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Figure 1. A regular icosahedron B12 with B-atoms at the vertices.
Figure 1. A regular icosahedron B12 with B-atoms at the vertices.
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Figure 2. An idealized unit cell of a β-rhombohedral boron crystal.
Figure 2. An idealized unit cell of a β-rhombohedral boron crystal.
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Figure 3. The borophene structure on a silver substrate: the top and side views of the monolayer structure (unit cell indicated by the box) [16].
Figure 3. The borophene structure on a silver substrate: the top and side views of the monolayer structure (unit cell indicated by the box) [16].
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Figure 4. A boron perfect flat sheet without hexagonal holes.
Figure 4. A boron perfect flat sheet without hexagonal holes.
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Figure 5. A 2-D rhombic unit cell of a boron flat sheet.
Figure 5. A 2-D rhombic unit cell of a boron flat sheet.
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Figure 6. The vectors of a reciprocal lattice of a boron flat sheet.
Figure 6. The vectors of a reciprocal lattice of a boron flat sheet.
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Figure 7. The transform from the ( α 1 , α 2 ) domain to the ( k x , k y ) domain of reciprocal space.
Figure 7. The transform from the ( α 1 , α 2 ) domain to the ( k x , k y ) domain of reciprocal space.
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Figure 8. The hexagonal (first Brillouin zone) and rhombic unit cells of a reciprocal lattice of a flat boron sheet.
Figure 8. The hexagonal (first Brillouin zone) and rhombic unit cells of a reciprocal lattice of a flat boron sheet.
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Figure 9. The band E 2 energy surface (a) and contour plots (b) over a rhombic unit cell.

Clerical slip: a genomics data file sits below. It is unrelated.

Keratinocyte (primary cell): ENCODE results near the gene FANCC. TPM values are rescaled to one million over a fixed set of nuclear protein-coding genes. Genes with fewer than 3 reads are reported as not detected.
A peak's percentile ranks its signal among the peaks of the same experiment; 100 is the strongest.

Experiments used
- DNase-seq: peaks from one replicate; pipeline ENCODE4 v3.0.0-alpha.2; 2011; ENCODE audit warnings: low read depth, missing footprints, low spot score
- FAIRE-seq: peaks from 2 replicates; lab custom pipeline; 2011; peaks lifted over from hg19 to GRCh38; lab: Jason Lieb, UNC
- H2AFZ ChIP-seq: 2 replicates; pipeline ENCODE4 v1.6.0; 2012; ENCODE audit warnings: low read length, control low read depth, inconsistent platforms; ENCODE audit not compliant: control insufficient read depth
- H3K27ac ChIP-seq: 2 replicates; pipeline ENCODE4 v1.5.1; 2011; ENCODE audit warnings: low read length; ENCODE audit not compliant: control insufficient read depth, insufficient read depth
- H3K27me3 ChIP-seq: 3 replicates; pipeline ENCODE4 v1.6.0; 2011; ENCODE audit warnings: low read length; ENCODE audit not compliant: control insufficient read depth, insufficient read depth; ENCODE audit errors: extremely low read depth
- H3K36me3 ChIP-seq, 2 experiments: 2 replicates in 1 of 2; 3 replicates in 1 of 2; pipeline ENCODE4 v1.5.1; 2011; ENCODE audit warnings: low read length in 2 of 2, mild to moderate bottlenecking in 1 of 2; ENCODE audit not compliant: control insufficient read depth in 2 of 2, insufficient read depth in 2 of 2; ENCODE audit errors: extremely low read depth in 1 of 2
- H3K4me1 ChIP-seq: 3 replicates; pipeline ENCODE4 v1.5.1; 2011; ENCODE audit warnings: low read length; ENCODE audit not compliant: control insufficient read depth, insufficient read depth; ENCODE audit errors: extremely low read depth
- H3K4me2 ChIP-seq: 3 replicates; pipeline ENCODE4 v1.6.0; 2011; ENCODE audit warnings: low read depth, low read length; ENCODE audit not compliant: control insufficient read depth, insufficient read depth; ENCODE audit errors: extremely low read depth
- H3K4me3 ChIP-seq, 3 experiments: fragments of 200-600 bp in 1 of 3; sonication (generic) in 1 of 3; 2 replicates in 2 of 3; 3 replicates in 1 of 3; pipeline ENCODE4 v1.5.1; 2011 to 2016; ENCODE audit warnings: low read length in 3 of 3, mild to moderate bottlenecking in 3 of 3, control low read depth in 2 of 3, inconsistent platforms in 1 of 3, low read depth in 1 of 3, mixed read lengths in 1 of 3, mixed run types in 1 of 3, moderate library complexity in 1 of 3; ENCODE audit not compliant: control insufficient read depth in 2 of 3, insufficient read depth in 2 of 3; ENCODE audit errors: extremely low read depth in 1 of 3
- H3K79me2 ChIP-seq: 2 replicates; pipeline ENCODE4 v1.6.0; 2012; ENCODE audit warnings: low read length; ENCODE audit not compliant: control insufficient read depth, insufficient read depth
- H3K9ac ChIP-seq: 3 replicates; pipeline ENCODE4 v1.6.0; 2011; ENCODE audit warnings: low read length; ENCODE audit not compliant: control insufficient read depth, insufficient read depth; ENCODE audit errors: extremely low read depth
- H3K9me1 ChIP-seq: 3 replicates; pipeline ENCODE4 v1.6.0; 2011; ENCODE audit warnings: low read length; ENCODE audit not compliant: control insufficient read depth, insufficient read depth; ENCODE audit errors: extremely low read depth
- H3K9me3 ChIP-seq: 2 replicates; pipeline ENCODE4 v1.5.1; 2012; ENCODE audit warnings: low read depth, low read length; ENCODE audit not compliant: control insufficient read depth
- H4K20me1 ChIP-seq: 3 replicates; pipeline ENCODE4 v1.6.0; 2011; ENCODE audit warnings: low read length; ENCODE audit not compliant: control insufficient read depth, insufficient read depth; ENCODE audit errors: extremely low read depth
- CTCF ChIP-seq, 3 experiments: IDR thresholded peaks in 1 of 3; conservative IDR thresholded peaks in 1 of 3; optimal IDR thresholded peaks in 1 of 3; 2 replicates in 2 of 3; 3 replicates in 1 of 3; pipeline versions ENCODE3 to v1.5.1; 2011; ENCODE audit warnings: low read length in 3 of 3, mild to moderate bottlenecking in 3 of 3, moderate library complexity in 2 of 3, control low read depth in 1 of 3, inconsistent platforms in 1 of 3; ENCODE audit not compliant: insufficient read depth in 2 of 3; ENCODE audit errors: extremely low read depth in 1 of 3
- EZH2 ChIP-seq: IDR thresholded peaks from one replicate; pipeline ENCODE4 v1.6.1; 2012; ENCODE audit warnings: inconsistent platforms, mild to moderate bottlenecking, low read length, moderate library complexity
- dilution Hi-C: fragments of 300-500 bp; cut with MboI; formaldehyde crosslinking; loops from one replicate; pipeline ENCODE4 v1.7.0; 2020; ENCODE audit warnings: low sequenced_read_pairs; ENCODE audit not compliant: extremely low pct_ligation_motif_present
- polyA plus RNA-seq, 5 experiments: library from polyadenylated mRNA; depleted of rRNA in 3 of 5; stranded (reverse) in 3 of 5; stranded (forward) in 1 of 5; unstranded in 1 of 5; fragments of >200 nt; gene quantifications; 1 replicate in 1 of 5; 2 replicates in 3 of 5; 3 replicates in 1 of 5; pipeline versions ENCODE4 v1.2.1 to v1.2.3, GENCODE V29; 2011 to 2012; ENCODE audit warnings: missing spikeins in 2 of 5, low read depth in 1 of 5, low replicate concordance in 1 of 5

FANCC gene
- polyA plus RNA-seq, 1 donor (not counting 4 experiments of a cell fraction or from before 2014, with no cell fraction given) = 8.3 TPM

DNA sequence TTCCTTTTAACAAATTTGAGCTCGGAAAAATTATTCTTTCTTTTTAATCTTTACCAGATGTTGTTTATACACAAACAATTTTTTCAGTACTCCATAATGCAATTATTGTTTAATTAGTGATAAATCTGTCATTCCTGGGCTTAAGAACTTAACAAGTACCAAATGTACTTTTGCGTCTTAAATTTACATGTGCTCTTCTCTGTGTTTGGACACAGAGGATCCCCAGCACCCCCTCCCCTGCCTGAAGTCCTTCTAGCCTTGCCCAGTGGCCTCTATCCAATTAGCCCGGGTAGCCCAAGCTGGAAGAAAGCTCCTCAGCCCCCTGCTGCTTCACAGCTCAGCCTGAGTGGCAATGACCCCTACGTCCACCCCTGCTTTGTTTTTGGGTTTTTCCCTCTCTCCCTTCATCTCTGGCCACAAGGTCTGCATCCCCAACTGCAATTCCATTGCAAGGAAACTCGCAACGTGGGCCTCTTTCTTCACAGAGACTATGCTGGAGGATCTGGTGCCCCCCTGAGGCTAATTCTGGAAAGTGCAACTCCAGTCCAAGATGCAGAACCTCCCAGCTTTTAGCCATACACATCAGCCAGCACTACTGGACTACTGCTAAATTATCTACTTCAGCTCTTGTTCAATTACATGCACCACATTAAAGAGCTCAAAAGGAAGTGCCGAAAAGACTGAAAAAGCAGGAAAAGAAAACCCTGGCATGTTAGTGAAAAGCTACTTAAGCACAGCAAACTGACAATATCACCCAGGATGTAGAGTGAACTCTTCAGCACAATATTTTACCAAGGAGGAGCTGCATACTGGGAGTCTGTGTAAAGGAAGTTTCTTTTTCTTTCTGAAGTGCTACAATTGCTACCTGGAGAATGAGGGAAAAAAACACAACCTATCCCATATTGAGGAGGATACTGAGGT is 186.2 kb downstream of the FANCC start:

Figure 9. The band E 2 energy surface (a) and contour plots (b) over a rhombic unit cell.
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Figure 10. The band E 3 energy surface (a) and contour plots (b) over a rhombic unit cell.
Figure 10. The band E 3 energy surface (a) and contour plots (b) over a rhombic unit cell.
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Figure 11. The band E 4 energy surface (a) and contour plots (b) over a rhombic unit cell.
Figure 11. The band E 4 energy surface (a) and contour plots (b) over a rhombic unit cell.
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Figure 12. The section of the conduction band surface along the main diagonal of a rhombic unit cell (direction Γ–K) of reciprocal space (in atomic units).
Figure 12. The section of the conduction band surface along the main diagonal of a rhombic unit cell (direction Γ–K) of reciprocal space (in atomic units).
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Figure 13. The section of the conduction band surface along a small diagonal of a rhombic unit cell (direction Γ–M) of reciprocal space (in atomic units).
Figure 13. The section of the conduction band surface along a small diagonal of a rhombic unit cell (direction Γ–M) of reciprocal space (in atomic units).
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Figure 14. Curves of the intersection of the band surface with the Fermi plane in neighboring rhombic unit cells of reciprocal space.
Figure 14. Curves of the intersection of the band surface with the Fermi plane in neighboring rhombic unit cells of reciprocal space.
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Figure 15. The Fermi curve of a boron flat sheet.
Figure 15. The Fermi curve of a boron flat sheet.